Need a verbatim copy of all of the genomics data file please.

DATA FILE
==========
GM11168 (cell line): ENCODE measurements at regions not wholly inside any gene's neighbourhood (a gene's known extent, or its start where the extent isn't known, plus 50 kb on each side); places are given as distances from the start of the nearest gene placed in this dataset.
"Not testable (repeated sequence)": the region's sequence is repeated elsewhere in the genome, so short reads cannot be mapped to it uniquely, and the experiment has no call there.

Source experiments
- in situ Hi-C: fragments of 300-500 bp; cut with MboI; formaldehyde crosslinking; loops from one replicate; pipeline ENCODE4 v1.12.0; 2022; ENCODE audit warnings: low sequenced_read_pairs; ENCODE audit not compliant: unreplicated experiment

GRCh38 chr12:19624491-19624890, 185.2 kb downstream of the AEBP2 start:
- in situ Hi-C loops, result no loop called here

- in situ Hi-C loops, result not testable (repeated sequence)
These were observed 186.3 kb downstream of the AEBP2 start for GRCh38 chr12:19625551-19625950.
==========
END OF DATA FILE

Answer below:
GM11168 (cell line): ENCODE measurements at regions not wholly inside any gene's neighbourhood (a gene's known extent, or its start where the extent isn't known, plus 50 kb on each side); places are given as distances from the start of the nearest gene placed in this dataset.
"Not testable (repeated sequence)": the region's sequence is repeated elsewhere in the genome, so short reads cannot be mapped to it uniquely, and the experiment has no call there.

Source experiments
- in situ Hi-C: fragments of 300-500 bp; cut with MboI; formaldehyde crosslinking; loops from one replicate; pipeline ENCODE4 v1.12.0; 2022; ENCODE audit warnings: low sequenced_read_pairs; ENCODE audit not compliant: unreplicated experiment

GRCh38 chr12:19624491-19624890, 185.2 kb downstream of the AEBP2 start:
- in situ Hi-C loops, result no loop called here

- in situ Hi-C loops, result not testable (repeated sequence)
These were observed 186.3 kb downstream of the AEBP2 start for GRCh38 chr12:19625551-19625950.